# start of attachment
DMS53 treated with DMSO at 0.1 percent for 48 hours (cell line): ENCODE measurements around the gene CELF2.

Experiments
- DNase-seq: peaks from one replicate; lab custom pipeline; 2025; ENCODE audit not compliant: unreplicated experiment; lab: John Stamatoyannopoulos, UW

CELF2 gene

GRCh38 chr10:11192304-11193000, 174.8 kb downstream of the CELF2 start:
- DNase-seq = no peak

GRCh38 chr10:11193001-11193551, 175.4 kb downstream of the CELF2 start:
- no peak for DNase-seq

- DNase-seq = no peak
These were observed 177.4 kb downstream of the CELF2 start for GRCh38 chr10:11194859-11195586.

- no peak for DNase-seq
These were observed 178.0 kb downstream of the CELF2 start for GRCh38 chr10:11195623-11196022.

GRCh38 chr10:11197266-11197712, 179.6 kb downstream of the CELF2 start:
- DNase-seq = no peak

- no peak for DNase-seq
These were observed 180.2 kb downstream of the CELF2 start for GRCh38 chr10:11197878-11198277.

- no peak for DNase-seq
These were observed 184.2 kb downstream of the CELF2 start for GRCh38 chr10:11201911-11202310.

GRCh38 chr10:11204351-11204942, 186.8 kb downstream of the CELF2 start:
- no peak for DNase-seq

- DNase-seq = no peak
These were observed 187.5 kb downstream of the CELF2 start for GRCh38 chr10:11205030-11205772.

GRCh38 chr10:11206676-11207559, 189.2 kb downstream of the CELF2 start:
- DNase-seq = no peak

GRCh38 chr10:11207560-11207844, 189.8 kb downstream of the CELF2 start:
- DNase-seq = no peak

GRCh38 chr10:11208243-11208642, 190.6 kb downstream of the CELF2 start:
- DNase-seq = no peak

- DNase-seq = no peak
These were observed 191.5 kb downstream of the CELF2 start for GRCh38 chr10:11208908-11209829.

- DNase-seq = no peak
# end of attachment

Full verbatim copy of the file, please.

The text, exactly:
DMS53 treated with DMSO at 0.1 percent for 48 hours (cell line): ENCODE measurements around the gene CELF2.

Experiments
- DNase-seq: peaks from one replicate; lab custom pipeline; 2025; ENCODE audit not compliant: unreplicated experiment; lab: John Stamatoyannopoulos, UW

CELF2 gene

GRCh38 chr10:11192304-11193000, 174.8 kb downstream of the CELF2 start:
- DNase-seq = no peak

GRCh38 chr10:11193001-11193551, 175.4 kb downstream of the CELF2 start:
- no peak for DNase-seq

- DNase-seq = no peak
These were observed 177.4 kb downstream of the CELF2 start for GRCh38 chr10:11194859-11195586.

- no peak for DNase-seq
These were observed 178.0 kb downstream of the CELF2 start for GRCh38 chr10:11195623-11196022.

GRCh38 chr10:11197266-11197712, 179.6 kb downstream of the CELF2 start:
- DNase-seq = no peak

- no peak for DNase-seq
These were observed 180.2 kb downstream of the CELF2 start for GRCh38 chr10:11197878-11198277.

- no peak for DNase-seq
These were observed 184.2 kb downstream of the CELF2 start for GRCh38 chr10:11201911-11202310.

GRCh38 chr10:11204351-11204942, 186.8 kb downstream of the CELF2 start:
- no peak for DNase-seq

- DNase-seq = no peak
These were observed 187.5 kb downstream of the CELF2 start for GRCh38 chr10:11205030-11205772.

GRCh38 chr10:11206676-11207559, 189.2 kb downstream of the CELF2 start:
- DNase-seq = no peak

GRCh38 chr10:11207560-11207844, 189.8 kb downstream of the CELF2 start:
- DNase-seq = no peak

GRCh38 chr10:11208243-11208642, 190.6 kb downstream of the CELF2 start:
- DNase-seq = no peak

- DNase-seq = no peak
These were observed 191.5 kb downstream of the CELF2 start for GRCh38 chr10:11208908-11209829.

- DNase-seq = no peak